Endocrine System

Monday, April 12, 2010

The endocrine system is a system of glands, each of which secretes a type of hormone to regulate the body. The endocrine system is an information signal system much like the nervous system. Hormones regulate many functions of an organism, including mood, growth and development, tissue function, and metabolism. The field of study that deals with disorders of endocrine glands is endocrinology, a branch of the wider field of internal medicine.

The endocrine system is made up of a series of ductless glands that produce chemicals called hormones. A number of glands that signal each other in sequence is usually referred to as an axis, for example, the hypothalamic-pituitary-adrenal axis. Typical endocrine glands are the pituitary, thyroid, and adrenal glands. Features of endocrine glands are, in general, their ductless nature, their vascularity, and usually the presence of intracellular vacuoles or granules storing their hormones. In contrast, exocrine glands, such as salivary glands, sweat glands, and glands within the gastrointestinal tract, tend to be much less vascular and have ducts or a hollow lumen. Also controls metabolism in our body system.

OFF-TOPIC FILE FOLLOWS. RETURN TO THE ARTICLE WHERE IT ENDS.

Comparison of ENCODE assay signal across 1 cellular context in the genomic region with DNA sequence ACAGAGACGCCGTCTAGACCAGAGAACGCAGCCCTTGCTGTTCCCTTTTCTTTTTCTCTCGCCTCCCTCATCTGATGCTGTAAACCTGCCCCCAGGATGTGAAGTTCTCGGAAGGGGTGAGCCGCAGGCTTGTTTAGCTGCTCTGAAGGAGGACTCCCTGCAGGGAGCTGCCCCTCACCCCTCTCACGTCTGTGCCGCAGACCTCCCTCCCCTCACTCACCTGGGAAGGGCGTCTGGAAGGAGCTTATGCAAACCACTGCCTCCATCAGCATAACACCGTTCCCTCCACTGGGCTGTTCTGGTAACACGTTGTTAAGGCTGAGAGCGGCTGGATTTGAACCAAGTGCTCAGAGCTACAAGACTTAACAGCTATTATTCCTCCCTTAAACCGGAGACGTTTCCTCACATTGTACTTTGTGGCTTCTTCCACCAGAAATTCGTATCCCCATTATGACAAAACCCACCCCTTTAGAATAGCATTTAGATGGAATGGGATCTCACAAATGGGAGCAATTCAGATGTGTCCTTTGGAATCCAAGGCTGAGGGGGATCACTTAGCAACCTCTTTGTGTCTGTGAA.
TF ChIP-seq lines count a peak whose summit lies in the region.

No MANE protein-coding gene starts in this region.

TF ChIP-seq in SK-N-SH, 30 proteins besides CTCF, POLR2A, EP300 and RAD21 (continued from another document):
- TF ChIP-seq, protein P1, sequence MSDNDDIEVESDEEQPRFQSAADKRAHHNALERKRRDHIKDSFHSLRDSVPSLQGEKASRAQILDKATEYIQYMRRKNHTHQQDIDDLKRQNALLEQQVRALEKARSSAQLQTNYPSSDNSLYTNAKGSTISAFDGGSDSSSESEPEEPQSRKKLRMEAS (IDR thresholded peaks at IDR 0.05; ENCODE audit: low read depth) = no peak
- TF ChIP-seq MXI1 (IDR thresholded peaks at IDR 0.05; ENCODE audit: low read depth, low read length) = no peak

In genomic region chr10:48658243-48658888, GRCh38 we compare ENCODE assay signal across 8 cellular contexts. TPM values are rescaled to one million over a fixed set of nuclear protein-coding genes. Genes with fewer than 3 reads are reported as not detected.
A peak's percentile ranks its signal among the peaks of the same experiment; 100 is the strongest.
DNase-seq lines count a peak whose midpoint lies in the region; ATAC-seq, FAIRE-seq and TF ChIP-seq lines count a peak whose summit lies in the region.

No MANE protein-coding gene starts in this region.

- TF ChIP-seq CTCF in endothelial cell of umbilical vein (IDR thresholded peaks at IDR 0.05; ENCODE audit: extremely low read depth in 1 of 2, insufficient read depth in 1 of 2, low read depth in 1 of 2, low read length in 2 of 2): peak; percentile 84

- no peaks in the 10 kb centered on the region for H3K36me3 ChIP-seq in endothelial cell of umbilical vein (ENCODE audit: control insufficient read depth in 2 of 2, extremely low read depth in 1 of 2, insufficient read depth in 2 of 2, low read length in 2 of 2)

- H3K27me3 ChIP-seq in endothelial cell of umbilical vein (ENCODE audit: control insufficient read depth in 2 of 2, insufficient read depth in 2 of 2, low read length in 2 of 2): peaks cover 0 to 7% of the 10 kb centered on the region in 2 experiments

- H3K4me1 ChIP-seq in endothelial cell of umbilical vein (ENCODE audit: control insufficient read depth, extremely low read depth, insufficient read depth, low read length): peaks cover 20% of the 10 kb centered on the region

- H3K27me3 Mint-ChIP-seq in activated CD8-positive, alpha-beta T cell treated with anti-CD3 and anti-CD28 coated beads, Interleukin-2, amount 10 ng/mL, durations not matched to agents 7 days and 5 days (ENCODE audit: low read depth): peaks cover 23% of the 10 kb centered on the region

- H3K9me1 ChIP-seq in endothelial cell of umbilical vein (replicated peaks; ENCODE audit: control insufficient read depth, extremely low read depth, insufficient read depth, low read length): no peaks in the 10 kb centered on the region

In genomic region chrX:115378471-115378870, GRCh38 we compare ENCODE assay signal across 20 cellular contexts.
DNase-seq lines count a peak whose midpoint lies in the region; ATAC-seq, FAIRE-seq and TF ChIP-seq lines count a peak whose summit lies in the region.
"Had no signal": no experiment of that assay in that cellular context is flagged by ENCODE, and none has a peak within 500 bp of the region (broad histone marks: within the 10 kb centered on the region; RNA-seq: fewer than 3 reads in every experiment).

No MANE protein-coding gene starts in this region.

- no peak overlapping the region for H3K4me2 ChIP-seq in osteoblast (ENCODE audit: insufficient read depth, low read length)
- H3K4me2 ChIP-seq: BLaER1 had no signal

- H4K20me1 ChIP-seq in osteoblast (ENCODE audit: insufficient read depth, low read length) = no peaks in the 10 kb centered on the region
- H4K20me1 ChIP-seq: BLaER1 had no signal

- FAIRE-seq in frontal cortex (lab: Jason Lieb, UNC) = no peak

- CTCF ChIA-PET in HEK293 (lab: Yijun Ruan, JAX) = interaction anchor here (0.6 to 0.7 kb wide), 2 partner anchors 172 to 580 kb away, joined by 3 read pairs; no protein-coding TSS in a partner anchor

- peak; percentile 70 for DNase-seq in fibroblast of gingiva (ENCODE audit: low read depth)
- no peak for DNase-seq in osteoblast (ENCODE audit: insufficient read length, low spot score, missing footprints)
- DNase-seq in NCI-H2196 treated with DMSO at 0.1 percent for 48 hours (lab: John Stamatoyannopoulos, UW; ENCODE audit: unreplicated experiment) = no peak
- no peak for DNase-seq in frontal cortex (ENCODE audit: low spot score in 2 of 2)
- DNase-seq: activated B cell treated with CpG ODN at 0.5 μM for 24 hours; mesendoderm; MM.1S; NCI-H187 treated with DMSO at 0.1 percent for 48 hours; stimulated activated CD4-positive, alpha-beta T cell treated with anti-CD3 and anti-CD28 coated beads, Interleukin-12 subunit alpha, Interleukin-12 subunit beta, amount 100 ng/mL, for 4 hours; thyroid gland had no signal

The nervous system sends electrical messages to control and coordinate the body. The endocrine system has a similar job, but uses chemicals to “communicate”. These chemicals are known as hormones. A hormone is a specific messenger molecule synthesized and secreted by a group of specialized cells called an endocrine gland. These glands are ductless, which means that their secretions (hormones) are released directly into the bloodstream and travel to elsewhere in the body to target organs, upon which they act. Note that this is in contrast to our digestive glands, which have ducts for releasing the digestive enzymes.